A plethora of prognosticators is suggesting that the current oil price downturn may stymie U.S. output growth for years, but onshore production is proving even more resilient than the models, Raymond James & Associates Inc. analysts said Monday.
Domestic drilling and completion efficiency gains over the past five years "mean that the U.S. does not need 1,200 rigs to maintain U.S. production; we don't even need 1,000 active U.S. rigs to maintain production," wrote analysts J. Marshall Adkins and John Freeman.
"Moderating decline rates across shale plays from the aging of the average barrel produced and new production increases from stout efficiency gains should lead to sequential U.S. oil production growth throughout most of 2016."
By 2017, drilling activity should double because of "modestly" higher oil prices, averaging about $70/bbl, while surging exploration and production cash flows should also jump by 50%, said the Raymond James team. That would lead to domestic crude oil output growth of almost 1 million b/d in 2017 and 1.8 million b/d in 2018.
U.S. producers have improved well economics enough that Raymond James analysts now predict that the country can increase oil production growth in 2018 by 500,000 b/d "more than 2014 grew with 250 fewer rigs!"
A lot of moving parts make up the global oil equation, noted Adkins and Freeman. Numerous deepwater and international long-lead oil projects have been shelved or canceled at oil prices below $70/bbl.
"Even though we think the U.S. can grow U.S. oil production 1.5-2.0 million b/d in an oil price environment below $70/bbl, the strong growth in global oil demand and the falling non-U.S., non-OPEC supply in 2017-2019 should leave the oil markets undersupplied in 2017-2018.
"Put another way, U.S. Lower 48 oil producers (and related service companies) will be the world's incremental oil producer for at least the next five years, even if oil prices are in the $60 to $70 range."
Raymond James' updated domestic oil production model now shows on a year/year basis that average 2015 production will grow 540,000 b/d, decline 204,000 b/d in 2016, then surge by 911,000 b/d in 2017 and 1.752 million b/d in 2018.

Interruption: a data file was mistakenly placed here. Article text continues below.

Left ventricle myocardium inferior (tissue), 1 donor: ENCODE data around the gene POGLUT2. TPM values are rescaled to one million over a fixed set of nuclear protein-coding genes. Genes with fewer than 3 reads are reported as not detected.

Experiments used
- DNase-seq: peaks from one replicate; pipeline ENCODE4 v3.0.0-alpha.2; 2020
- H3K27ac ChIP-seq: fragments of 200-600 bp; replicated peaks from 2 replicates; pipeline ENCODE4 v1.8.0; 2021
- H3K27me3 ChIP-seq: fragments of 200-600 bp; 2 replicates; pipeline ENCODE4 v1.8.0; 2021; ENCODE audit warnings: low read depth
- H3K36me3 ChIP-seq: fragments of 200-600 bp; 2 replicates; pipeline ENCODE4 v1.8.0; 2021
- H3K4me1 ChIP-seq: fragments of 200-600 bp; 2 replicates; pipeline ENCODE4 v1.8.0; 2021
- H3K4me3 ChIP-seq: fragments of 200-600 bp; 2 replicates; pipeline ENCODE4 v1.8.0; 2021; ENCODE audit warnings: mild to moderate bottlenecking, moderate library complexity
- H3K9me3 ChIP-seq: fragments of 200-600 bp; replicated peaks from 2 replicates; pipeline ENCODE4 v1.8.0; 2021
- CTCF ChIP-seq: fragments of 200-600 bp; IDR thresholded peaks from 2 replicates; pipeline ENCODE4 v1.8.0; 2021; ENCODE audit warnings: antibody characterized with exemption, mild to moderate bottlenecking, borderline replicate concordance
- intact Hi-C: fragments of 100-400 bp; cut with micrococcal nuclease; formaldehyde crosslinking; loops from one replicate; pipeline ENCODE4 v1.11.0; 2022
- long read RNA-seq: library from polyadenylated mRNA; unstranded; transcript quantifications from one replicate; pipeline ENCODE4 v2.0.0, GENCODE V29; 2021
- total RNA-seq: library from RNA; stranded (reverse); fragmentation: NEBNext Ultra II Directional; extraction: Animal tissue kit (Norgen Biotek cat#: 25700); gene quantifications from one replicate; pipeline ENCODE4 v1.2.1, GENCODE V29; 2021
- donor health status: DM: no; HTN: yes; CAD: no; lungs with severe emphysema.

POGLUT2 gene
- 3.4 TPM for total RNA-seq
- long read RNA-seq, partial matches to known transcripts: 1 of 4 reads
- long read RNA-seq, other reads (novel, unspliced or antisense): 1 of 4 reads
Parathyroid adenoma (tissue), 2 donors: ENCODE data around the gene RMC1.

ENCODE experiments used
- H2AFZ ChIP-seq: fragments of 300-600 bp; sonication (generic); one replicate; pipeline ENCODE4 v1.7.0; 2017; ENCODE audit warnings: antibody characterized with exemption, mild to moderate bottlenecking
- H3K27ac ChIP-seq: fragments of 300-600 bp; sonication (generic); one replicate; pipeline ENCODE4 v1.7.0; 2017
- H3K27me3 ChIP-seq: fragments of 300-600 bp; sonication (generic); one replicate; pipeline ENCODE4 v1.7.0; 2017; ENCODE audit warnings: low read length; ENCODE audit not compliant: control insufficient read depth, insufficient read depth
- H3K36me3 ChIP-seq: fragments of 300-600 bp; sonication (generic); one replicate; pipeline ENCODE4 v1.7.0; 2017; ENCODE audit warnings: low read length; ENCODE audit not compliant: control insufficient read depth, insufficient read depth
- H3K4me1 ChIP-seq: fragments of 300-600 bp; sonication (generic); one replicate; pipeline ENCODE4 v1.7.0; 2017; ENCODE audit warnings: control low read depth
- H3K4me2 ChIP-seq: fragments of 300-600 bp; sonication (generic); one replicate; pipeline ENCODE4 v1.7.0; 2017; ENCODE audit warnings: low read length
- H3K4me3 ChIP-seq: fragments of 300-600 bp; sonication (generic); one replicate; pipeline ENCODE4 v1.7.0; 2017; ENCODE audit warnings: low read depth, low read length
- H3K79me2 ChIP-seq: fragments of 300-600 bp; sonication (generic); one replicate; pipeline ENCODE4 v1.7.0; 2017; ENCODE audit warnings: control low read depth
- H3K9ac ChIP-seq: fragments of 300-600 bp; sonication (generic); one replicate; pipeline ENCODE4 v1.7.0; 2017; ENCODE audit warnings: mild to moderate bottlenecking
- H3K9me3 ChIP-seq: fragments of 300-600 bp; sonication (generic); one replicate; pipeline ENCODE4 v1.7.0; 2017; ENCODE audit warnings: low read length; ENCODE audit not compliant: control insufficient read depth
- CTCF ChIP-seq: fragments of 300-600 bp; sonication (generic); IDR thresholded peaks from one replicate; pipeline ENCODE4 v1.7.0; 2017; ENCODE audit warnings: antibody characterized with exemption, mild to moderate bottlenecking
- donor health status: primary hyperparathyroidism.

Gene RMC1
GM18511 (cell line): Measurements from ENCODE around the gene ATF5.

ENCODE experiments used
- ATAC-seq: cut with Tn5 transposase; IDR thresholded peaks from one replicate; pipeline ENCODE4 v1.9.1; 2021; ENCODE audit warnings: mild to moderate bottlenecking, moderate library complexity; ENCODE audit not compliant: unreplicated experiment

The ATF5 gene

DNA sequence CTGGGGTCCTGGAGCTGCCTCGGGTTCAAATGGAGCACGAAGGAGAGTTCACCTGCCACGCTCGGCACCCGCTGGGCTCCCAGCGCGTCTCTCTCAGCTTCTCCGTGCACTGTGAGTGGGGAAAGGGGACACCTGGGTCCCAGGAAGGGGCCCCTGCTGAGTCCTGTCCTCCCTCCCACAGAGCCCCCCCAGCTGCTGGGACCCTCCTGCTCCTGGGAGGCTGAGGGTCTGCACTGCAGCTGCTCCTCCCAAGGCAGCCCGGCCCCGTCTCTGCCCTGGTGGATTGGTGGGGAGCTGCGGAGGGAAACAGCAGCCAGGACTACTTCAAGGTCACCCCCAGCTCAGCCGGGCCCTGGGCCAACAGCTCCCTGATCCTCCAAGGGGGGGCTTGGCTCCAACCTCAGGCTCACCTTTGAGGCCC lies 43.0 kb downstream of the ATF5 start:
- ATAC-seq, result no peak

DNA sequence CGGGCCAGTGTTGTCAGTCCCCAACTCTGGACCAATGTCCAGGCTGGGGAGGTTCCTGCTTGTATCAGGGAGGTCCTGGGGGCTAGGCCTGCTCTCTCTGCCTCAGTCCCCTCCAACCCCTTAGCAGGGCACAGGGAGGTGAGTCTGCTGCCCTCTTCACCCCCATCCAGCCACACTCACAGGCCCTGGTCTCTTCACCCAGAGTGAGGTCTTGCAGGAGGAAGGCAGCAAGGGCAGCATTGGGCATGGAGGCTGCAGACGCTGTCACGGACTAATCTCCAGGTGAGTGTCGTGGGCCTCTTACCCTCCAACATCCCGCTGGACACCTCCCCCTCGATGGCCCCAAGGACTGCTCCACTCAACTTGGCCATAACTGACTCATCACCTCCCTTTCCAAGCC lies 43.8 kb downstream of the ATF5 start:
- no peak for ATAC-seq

Most industry models don't incorporate type curves for historic production, instead opting for average decline rate assumptions within plays, Adkins noted. Energy Information Administration models, including the Drilling Productivity Report, "lump all producing wells into the same 'bucket,' treating a one-month-old well in its high decline phase like a three-year-old well within major plays."
Raymond James uses a production-by-play model to incorporate "dynamic type curves for each individual play," which means newly drilled versus legacy wells won't decline at equal rates. "By utilizing this approach, we can more clearly see how average field decline rates shift with time as production ages."
Meanwhile, Goldman Sachs analysts last week lowered their oil price outlook on surging output despite the decline in drilling. They cut their West Texas Intermediate six-month outlook to $40/bbl from $54. The one-year target now is $45/bbl versus $60.
Until now, the market focus was on the need for high-yield (HY) U.S. exploration and production (E&P) companies to potentially be forced close to bankruptcy, Goldman analysts said. However, to hit the required magnitude of a domestic production decline, reductions also have to be made by investment grade E&Ps, "whose production is three times larger" than the HY operators.
Goldman analysts "are increasingly convinced that the market needs to see lower oil prices for longer to achieve a production cut," but "the source of this production decline and its forcing mechanism is growing more uncertain, raising the possibility that we may ultimately clear at a sharply lower price, with cash costs around $20/bbl Brent prices, on our estimates."
Societe Generale last week also reduced its outlook for oil prices. Mike Wittner, global head of oil research, said the oversupply should persist through 2016, with the stage set for a more balanced 2017.
Rebalancing U.S. shale oil production "is not shut-ins, but cuts in spending, drilling and new well completions," he said. "Steep decline rates will do the job." New wells begin to decline quickly within six months. After 12 months, output is down by 75%.
A backlog of roughly 4,000 drilled but uncompleted wells, or DUCs, "could mean faster production declines, but also faster production recoveries, as costs decrease/prices stabilize," said Wittner. "Prices may have overshot. But the decline also shows that the market is pricing in the 'lower for longer' logic...
"E&P companies look one to two years ahead when making investment and hedging plans, and decisions. 2016-2017 prices are key."